The effect of vitamin D supplementation on risk of keratinocyte cancer: an exploratory analysis of the D-Health randomized controlled trial

Sitwat Ali, Hai Pham, Mary Waterhouse, Catherine Baxter, Briony Duarte Romero, Donald S.A. McLeod, Bruce K. Armstrong, Peter R. Ebeling, Dallas R. English, Gunter Hartel, Jolieke C. van der Pols, Alison J. Venn, Penelope M. Webb, David C. Whiteman, Rachel E. Neale

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3 Citations (Scopus)

Abstract

Background: Vitamin D may play a role in prevention of keratinocyte cancer (KC), but observational studies examining the association between serum 25-hydroxy vitamin D concentration and KC are largely uninformative because sun exposure causes both KC and vitamin D production. There is scant evidence from clinical trials of supplementary vitamin D. Objectives: To examine the effect of vitamin D supplementation on the risk of developing KC. Methods: We used data from the D-Health Trial, a randomized placebo-controlled trial of vitamin D supplementation (60 000 international units monthly for 5 years) among Australians aged ≥60 years. KC outcomes were captured through linkage to a national administrative dataset for those who consented (N = 20 334; 95%). We used negative binomial regression to analyse the incidence of KC excisions and the incidence of actinic lesions treated using cryotherapy or serial curettage, and flexible parametric survival models for analysis of time to first KC excision. Results: Randomization to vitamin D supplementation did not reduce the incidence of KC lesions treated by excision [incidence rate ratio (IRR) 1·04; 95% confidence interval (CI) 0·98–1·11], the incidence of actinic lesions treated using other methods (IRR 1·01; 95% CI 0·95–1·08) or time to first histologically confirmed KC excision (hazard ratio 1·02; 95% CI 0·97–1·08). However, in subgroup analysis vitamin D increased the incidence of KC excisions in adults aged ≥ 70 years (IRR 1·13, 95% CI 1·04–1·23; P-value for interaction = 0·01). Conclusions: Vitamin D supplementation did not reduce the incidence of KC or other actinic lesions. What is already known about this topic? Laboratory studies have suggested possible protective effects of vitamin D on skin cancer. Observational studies investigating the association between vitamin D and risk of keratinocyte cancer are largely uninformative as ultraviolet radiation both causes skin cancer and is the primary source of vitamin D. The evidence from randomized controlled trials of vitamin D is limited and inconclusive. What does this study add? This population-based, randomized controlled trial suggests that supplementing older adults with a high monthly dose of vitamin D for 5 years does not affect the incidence of keratinocyte cancer.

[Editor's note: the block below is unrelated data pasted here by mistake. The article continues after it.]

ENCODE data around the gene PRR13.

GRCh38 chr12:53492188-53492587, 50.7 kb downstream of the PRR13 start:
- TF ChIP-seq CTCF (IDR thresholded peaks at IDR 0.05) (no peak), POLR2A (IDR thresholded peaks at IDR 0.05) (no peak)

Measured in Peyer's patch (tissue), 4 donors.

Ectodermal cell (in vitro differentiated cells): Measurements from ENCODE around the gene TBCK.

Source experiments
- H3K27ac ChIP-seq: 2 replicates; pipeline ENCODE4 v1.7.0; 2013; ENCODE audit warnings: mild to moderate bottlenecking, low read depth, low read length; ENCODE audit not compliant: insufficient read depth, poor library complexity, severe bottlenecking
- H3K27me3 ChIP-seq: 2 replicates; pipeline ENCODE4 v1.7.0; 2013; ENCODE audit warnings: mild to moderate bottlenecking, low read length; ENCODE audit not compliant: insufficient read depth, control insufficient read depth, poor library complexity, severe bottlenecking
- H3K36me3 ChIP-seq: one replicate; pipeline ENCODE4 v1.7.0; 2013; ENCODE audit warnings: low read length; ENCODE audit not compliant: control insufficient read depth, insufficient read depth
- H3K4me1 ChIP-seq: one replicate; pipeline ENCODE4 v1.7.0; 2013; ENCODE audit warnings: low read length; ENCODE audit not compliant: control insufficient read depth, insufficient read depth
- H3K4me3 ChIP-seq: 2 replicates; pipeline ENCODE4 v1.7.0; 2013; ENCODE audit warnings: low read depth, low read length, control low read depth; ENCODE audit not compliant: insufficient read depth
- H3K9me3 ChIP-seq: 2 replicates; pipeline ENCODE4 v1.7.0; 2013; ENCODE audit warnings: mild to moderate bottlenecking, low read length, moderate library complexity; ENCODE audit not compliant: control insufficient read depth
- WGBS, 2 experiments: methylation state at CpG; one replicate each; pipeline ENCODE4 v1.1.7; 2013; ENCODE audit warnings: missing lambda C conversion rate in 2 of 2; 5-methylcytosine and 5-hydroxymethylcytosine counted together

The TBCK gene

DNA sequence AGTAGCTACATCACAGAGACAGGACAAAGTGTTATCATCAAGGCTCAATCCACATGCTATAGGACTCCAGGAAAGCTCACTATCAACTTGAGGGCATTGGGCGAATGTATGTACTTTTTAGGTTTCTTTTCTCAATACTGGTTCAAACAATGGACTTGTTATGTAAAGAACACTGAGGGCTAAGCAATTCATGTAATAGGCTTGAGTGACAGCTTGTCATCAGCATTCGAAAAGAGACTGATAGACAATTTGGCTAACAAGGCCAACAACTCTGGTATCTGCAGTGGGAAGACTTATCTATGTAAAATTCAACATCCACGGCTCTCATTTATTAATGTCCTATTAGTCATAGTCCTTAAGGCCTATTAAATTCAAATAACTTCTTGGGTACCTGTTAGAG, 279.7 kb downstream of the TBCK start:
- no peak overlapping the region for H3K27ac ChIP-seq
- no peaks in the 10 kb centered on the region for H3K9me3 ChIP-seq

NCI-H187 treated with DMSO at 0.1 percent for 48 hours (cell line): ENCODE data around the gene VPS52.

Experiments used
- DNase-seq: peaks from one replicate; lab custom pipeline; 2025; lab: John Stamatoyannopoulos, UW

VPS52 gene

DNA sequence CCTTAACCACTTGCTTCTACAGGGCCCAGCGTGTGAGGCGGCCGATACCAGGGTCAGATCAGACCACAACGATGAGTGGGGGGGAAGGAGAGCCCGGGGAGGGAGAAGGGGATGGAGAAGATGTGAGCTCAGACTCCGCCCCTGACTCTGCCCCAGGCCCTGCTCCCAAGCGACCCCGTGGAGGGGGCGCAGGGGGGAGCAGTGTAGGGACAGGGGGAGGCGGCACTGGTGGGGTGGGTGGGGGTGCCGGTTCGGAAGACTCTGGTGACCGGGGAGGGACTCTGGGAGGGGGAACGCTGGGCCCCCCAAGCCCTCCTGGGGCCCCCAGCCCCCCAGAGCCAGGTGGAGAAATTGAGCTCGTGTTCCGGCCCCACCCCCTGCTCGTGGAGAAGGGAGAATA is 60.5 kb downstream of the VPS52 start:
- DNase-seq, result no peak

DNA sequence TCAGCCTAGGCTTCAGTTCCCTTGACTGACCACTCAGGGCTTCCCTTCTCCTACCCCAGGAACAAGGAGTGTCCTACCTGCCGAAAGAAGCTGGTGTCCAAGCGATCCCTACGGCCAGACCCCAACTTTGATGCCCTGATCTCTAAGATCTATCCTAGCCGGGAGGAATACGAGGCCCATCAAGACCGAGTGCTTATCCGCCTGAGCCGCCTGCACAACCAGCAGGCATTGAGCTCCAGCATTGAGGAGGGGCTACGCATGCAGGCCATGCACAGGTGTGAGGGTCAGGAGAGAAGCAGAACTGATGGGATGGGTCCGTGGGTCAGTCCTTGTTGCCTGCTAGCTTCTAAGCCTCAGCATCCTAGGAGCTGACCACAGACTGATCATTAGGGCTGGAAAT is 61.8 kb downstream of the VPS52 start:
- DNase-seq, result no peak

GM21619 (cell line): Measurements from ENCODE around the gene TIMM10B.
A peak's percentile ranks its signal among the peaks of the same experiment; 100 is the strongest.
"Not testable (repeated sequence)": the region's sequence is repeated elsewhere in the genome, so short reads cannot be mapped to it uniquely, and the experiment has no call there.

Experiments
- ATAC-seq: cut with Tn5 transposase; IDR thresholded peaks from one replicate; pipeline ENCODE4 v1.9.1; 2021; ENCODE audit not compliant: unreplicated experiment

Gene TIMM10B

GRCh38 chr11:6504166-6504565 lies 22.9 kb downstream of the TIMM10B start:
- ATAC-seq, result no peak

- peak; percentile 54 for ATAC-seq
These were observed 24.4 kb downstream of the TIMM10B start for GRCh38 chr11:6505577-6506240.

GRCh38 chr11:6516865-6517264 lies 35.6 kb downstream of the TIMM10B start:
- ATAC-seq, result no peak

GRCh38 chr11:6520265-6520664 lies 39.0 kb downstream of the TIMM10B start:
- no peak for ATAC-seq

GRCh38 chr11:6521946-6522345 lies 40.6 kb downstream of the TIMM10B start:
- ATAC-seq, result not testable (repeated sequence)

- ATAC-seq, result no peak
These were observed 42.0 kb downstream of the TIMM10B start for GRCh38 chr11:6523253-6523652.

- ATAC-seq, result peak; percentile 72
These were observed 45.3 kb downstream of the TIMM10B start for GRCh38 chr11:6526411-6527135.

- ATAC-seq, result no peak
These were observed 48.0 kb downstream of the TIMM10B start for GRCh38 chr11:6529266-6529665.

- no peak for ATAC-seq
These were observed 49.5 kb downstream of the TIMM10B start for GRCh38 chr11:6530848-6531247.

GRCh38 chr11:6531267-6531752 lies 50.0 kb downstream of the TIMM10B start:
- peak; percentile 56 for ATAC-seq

Original languageEnglish
Pages (from-to)667–675
Number of pages9
JournalBritish Journal of Dermatology
Volume187
Issue number5
DOIs
Publication statusPublished - 1 Nov 2022

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